Covid-19: Could More People Staying at Home Mean an Increase in E-Commerce? Not Necessarily.
Updated: Jun 30
As Canada and the rest of the world braces for the full impact of the COVID-19 Coronavirus, the disruption to our economy has become very evident. Consumers are staying in and not spending money, and the impact of that is far-reaching.
At this time of year, airports are usually bustling with students going away for Spring Break. Now, many sit emptier as fewer airline tickets are sold; and hotels that are normally booked weeks in advance are reporting vacancies. Everyone across the supply chain is hurting, and lagging sales could be a harbinger of doom for the world’s biggest economies- as the threat of recession looms larger.
China- the epicentre of the Coronavirus; has taken very harsh measures to contain the virus- as cities are placed under lockdown; and local governments enforce strict quarantine measures.
All hope is not lost, however. Some experts are hopeful that Digital e-commerce payments may actually see an increase in activity; as consumers take to staying at home and shopping online, while avoiding public places like malls and restaurants.
Chinese consumers confined to their homes have turned to purchasing groceries online for their daily intake, and this has seen a rise in spin-offs such as delivery services and community food co-ops. Purchases of fresh produce over the Chinese Lunar New Year were up over 600%, for example. Housebound people were turning to online activities, such as games, exercising through application and medical consulting services.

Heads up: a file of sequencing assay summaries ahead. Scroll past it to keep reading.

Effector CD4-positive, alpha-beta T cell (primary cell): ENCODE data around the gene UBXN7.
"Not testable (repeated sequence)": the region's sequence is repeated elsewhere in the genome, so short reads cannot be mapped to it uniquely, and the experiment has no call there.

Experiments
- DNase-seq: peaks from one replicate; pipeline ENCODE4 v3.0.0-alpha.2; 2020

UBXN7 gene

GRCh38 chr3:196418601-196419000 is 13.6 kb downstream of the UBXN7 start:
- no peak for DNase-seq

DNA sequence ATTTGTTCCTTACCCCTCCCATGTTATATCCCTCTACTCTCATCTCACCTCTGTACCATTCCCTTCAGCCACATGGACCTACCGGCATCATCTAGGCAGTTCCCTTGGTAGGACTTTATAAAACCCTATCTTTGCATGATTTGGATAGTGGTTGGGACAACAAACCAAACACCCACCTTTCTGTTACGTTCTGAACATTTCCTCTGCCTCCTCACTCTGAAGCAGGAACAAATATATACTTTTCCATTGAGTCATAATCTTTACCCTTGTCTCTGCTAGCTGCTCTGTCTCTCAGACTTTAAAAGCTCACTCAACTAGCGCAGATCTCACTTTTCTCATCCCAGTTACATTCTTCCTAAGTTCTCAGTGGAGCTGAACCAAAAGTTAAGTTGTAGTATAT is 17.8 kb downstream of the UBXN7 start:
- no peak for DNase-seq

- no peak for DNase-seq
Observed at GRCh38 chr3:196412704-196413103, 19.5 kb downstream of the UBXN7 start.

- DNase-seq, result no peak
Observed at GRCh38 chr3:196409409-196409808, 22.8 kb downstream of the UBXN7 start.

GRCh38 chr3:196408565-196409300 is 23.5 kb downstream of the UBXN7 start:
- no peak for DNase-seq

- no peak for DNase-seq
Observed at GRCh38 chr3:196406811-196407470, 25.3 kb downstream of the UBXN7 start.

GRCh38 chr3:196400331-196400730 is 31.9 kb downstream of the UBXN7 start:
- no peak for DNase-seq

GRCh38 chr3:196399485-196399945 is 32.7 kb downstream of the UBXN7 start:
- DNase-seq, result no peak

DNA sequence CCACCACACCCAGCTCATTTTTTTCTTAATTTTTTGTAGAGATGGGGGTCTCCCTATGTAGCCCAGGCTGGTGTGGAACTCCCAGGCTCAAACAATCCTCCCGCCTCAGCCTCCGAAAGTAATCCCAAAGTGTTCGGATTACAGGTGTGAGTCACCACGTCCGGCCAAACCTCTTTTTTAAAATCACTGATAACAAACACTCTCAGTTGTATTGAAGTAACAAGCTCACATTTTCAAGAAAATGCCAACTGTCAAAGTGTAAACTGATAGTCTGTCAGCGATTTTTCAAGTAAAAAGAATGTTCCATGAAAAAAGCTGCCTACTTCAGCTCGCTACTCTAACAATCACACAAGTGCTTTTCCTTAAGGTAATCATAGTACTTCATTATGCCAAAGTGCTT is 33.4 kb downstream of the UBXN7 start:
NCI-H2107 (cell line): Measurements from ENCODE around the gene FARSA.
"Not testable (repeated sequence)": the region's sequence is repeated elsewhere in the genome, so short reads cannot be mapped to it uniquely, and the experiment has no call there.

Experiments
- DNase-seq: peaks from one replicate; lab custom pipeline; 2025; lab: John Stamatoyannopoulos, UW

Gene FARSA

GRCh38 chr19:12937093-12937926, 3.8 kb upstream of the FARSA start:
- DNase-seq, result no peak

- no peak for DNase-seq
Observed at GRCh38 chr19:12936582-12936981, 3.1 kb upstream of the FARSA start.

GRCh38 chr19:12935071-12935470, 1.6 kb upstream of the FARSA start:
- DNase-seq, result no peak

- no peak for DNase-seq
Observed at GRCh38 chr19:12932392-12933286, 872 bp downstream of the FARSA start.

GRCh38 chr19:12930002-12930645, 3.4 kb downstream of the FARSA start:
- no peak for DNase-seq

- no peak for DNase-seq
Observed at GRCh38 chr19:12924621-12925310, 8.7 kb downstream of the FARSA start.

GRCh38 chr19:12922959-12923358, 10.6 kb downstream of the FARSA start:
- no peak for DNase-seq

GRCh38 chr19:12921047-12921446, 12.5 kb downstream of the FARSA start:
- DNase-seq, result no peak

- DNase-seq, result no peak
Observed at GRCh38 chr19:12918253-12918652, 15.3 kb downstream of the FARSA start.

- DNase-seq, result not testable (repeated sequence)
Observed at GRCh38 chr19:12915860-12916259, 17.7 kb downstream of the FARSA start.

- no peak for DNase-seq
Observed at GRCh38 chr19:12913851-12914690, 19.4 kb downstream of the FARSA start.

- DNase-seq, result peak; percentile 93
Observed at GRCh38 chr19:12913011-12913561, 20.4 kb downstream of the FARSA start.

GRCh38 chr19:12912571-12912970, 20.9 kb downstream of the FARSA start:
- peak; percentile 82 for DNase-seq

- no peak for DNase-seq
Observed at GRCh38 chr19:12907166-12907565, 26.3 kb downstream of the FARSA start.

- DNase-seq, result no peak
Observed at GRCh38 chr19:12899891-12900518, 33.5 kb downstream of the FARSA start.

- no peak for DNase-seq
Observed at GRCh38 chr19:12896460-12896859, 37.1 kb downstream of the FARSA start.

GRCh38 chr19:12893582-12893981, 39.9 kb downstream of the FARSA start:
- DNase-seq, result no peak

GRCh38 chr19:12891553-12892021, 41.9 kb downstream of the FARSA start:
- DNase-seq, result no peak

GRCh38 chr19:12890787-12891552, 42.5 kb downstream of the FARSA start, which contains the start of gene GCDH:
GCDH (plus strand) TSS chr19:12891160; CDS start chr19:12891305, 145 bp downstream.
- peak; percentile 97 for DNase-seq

E-commerce is still seeing unprecedented global growth; with retail sales in China alone forecast to hit over $2 trillion this year. Digital e-commerce payments systems and fintech service providers have had their work cut out for them, keeping up with the growth and demand for their services.
Despite the fact more people will be at home and services such as online grocery shopping are expected to increase here in North America- this still threatens to put a damper on overall economic output- as Paypal warned in a statement last week that they expect to see their first quarter revenue targets take a hit. It originally forecasts revenues of $4.7 Billion for Q1- now it has lowered projections by one percent. Smaller fintech companies are likely to feel the squeeze themselves- as despite more people staying inside their homes; this does not necessarily translate into making more purchases.
So while the Coronavirus is seeing demand for many niche delivery & consulting services take off, its massive size threatens to offset any of these gains; as overall economic productivity and output decrease. Less work and productivity means less economic activity and purchases, which means less e-commerce and digital payments.
If there is anything positive to come from COVID-19, it is the ingenuity and entrepreneurship that serves as the backbone of our economy. People are getting creative when it comes to providing unique services- as we are seeing in China with the influx of new food delivery apps, rideshares, and co-ops.
Hopefully, sooner rather than later, things return to normal; however, it will be a while before anyone can fully assess the damage that will be done- to both brick-and-mortar and e-commerce.